When we think about self-improvement and personal development, it can be easy to think of the loud and fast transformative success stories. Newspapers love to share dramatic stories of rapid weight loss and celebrities’ extreme surgery – and sometimes we crave the buzz of instant results too.
“Immediate, transformational change is often noticed and congratulated more than slower change – but is it all it’s cracked up to be, and how long does it actually last for?”
I remember when I was at business school at Manchester University learning about a Japanese concept called Kaizen. In business, Kaizen represents the concept of continuous improvement and promotes smaller, consistent changes over quick hacks, and action over perfection. Many large global companies create improvements using these principles – at Toyota both junior and senior members of staff receive incentives for designing ways to improve inefficient processes throughout the production line.
So, how does this relate to personal development? Some of my clients get frustrated when they have big ambitious career goals. Perhaps they want a new job with a higher salary and more responsibility. Or they might want to break into a new sector where they currently have no experience. Very often they want a lot more from their career, but don’t know where to start. So they don’t.
It is so easy not to start something because it currently seems so far away and unattainable. I procrastinated starting my coaching qualification for months because the end goal of setting up my own practice seemed so far away. In my experience, things often seem much further away before you start. I recommend that my clients initially focus on getting just 1% better at something, or getting 1% closer to their end goal. 1% may seem pretty measly – not worth bothering with. But once you successfully get 1% closer to something, it becomes easier to build on that 1% by becoming another 1% closer, then another, then another…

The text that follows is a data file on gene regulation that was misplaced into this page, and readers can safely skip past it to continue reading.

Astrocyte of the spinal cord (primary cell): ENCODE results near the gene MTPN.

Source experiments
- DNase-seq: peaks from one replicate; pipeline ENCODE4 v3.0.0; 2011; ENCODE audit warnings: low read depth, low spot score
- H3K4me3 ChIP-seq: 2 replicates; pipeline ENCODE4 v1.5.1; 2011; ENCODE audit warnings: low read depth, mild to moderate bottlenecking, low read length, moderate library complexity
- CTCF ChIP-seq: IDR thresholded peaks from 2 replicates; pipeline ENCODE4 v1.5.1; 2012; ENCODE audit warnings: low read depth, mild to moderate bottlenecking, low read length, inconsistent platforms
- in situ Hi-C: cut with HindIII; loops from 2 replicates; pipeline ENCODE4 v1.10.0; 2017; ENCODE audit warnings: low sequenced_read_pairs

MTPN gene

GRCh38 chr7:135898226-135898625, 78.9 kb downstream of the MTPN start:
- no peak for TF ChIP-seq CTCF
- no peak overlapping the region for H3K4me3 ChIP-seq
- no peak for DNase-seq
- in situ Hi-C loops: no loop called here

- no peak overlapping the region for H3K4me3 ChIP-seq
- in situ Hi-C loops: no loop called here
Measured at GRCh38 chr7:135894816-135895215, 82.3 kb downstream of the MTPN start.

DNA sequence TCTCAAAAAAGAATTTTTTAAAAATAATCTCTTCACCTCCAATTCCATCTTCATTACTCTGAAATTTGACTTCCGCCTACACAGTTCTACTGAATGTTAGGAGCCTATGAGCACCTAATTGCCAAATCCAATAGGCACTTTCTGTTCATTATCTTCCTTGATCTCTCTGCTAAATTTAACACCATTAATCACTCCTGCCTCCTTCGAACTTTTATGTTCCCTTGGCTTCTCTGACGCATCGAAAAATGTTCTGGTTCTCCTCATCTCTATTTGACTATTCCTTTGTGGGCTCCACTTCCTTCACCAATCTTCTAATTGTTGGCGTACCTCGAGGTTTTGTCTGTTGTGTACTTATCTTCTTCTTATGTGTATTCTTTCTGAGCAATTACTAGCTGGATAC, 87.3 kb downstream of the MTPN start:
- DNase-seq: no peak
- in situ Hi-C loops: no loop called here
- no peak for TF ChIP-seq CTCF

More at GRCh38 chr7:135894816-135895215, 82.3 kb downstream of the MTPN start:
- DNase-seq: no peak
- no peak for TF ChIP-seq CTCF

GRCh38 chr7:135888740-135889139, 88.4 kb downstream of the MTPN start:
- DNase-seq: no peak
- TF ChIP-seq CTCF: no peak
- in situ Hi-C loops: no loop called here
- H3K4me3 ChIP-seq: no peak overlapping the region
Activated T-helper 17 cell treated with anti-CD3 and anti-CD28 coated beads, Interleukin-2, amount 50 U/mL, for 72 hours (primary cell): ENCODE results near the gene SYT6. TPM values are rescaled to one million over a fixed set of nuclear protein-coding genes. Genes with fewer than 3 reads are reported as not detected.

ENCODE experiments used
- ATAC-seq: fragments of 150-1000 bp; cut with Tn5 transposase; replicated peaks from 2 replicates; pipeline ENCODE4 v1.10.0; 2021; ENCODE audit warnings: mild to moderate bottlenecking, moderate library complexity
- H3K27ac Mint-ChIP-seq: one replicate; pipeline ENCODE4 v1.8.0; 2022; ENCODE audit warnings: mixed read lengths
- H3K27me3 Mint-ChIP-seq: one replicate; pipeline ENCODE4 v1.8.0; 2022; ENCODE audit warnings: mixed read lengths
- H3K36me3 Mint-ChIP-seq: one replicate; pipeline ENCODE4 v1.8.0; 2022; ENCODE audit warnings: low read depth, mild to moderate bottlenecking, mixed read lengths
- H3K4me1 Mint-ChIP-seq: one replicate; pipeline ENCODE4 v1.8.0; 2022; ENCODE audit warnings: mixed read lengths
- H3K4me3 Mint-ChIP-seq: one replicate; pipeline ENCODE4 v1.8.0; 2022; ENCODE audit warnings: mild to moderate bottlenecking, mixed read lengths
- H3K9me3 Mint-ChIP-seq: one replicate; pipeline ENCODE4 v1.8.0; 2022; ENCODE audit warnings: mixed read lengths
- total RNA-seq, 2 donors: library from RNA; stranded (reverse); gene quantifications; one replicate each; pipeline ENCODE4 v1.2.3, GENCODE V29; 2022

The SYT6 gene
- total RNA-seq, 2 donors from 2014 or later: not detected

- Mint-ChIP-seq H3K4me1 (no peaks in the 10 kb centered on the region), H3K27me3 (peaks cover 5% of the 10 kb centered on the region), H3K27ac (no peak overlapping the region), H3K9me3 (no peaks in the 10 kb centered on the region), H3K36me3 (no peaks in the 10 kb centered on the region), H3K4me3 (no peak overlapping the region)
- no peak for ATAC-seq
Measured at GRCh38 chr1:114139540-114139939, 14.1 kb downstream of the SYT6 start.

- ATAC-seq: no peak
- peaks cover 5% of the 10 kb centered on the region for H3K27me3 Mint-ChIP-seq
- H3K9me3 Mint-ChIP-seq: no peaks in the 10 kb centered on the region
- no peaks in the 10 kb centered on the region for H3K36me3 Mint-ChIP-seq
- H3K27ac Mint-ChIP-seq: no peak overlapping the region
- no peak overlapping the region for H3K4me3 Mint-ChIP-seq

One example of extreme and overnight change not being sustainable is with crash diets. People often start these with the best intentions, but when they instantly try to catapult themselves from one end of the spectrum to the other with no supporting plan of action – it is hard to keep the changes going. That’s why 92% of New Year’s resolutions fail.
Of course, following this 1% improvement plan is less glamorous than a 0 – 100% overnight transformation. It won’t get you as many likes on Facebook or front-page headlines, but research says it is more sustainable and more likely to lead to permanent change. Regular improvements might feel you’re letting yourself off the hook or settling for less than you want, but in reality it can enable huge growth and result in big changes – if you are consistent and committed to taking action.
Sir Dave Brailsford led the British Cycling team from winning a single gold medal in its 76 year history, to winning a total of 14 gold medals in the Beijing 2008 and London 2012 Olympics. How did he do this? By focusing on 1% performance improvements.
If you’d like to arrange a 30 minute phone conversation to see how I could help you get 1% closer to your dream career, get in touch with me at firstname.lastname@example.org
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